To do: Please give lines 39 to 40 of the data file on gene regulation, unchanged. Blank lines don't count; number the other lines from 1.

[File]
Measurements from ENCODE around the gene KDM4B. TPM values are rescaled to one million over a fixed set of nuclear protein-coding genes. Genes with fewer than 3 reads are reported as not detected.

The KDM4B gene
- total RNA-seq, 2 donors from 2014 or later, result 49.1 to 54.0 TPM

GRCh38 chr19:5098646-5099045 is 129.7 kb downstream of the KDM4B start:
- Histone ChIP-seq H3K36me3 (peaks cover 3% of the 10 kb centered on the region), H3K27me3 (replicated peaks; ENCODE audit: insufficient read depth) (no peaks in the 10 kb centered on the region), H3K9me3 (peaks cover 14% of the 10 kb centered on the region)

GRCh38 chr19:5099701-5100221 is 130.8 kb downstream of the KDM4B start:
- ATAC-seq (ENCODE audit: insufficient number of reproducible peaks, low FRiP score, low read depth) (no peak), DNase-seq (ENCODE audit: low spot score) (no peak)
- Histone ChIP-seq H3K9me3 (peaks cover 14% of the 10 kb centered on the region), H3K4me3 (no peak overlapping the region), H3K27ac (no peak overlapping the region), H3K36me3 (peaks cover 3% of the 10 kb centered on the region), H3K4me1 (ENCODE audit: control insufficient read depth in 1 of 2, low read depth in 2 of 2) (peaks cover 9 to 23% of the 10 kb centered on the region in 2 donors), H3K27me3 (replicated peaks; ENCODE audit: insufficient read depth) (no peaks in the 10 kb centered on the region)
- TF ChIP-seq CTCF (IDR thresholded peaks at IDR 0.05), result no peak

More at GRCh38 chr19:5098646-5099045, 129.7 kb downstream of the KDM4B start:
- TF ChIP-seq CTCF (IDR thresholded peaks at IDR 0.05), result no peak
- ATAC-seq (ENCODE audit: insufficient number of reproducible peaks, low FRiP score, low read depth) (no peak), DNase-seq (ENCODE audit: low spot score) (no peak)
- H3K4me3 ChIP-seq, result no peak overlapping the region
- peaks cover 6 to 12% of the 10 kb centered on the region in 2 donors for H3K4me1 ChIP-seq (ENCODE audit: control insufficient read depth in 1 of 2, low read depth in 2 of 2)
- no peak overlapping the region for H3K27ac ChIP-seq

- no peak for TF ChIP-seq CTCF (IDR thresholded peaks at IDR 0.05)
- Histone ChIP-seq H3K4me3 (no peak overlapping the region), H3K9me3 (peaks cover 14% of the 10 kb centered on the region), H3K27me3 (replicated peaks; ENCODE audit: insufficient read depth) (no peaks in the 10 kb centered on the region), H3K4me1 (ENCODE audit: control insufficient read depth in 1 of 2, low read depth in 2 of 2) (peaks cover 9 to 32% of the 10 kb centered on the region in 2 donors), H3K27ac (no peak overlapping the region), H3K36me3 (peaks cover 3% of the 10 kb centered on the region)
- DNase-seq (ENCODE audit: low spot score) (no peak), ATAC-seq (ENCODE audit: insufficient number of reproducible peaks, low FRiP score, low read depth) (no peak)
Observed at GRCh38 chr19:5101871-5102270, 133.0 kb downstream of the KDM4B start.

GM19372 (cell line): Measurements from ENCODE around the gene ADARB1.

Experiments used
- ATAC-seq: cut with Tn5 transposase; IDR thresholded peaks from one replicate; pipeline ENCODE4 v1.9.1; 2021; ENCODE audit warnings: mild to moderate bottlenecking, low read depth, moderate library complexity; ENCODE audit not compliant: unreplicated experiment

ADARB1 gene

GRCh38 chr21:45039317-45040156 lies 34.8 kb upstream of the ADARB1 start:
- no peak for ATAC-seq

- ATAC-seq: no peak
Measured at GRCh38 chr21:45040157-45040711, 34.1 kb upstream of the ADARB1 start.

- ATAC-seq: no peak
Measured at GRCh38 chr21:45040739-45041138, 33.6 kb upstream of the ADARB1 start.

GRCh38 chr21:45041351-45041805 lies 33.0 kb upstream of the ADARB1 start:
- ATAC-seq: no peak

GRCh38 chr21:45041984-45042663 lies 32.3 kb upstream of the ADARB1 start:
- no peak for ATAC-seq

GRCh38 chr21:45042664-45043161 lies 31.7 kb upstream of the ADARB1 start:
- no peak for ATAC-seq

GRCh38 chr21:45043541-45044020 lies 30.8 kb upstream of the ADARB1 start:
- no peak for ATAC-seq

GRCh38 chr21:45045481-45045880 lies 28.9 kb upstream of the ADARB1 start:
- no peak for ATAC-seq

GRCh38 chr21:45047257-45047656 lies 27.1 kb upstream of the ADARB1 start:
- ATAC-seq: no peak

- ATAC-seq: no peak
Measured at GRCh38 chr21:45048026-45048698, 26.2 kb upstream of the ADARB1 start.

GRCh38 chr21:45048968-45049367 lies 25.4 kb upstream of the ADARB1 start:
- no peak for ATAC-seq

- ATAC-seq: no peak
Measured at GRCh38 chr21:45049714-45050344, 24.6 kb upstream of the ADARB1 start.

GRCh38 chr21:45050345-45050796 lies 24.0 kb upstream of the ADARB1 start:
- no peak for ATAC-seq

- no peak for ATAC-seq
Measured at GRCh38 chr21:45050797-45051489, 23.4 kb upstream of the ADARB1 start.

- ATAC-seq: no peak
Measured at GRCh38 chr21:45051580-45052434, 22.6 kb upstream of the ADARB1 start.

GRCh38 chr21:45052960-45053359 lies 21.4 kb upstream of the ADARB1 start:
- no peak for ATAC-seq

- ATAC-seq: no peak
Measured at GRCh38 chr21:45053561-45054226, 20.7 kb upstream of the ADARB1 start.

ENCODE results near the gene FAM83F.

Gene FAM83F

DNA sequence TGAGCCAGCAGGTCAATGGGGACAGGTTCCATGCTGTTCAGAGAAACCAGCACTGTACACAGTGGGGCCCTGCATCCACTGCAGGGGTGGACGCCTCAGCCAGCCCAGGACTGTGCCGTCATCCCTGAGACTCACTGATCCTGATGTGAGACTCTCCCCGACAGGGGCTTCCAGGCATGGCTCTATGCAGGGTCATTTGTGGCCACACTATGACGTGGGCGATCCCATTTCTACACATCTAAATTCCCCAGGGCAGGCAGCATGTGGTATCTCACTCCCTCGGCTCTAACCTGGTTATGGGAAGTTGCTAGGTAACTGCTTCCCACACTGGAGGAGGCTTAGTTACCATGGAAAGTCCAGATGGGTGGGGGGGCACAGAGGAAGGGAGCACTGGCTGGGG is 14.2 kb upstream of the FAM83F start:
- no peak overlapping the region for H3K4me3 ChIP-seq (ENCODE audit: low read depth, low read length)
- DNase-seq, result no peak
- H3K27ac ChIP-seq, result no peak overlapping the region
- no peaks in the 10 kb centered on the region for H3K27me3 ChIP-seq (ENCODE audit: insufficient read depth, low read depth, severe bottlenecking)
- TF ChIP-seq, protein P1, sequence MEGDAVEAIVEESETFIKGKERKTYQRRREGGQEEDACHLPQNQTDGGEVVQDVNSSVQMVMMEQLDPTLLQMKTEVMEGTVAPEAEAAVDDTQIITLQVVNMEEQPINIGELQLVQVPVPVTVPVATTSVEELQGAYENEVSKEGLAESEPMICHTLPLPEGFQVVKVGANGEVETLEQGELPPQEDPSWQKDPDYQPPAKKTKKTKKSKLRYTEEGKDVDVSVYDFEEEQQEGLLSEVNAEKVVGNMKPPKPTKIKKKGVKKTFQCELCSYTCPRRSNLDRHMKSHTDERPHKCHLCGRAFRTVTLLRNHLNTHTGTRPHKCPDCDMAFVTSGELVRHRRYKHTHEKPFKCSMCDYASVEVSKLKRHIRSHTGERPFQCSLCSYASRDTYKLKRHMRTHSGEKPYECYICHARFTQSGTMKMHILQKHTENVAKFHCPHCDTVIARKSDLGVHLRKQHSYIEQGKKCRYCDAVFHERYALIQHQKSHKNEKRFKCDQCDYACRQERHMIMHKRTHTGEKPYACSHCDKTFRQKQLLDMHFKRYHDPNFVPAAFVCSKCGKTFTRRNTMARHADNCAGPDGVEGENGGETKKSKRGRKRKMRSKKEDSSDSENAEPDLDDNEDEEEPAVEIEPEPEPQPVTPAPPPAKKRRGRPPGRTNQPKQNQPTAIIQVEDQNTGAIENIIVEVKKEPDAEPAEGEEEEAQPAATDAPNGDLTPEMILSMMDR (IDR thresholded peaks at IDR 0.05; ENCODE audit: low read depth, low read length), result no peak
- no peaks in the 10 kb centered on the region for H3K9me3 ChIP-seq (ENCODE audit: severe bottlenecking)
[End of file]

- no peak for ATAC-seq

GRCh38 chr21:45047257-45047656 lies 27.1 kb upstream of the ADARB1 start: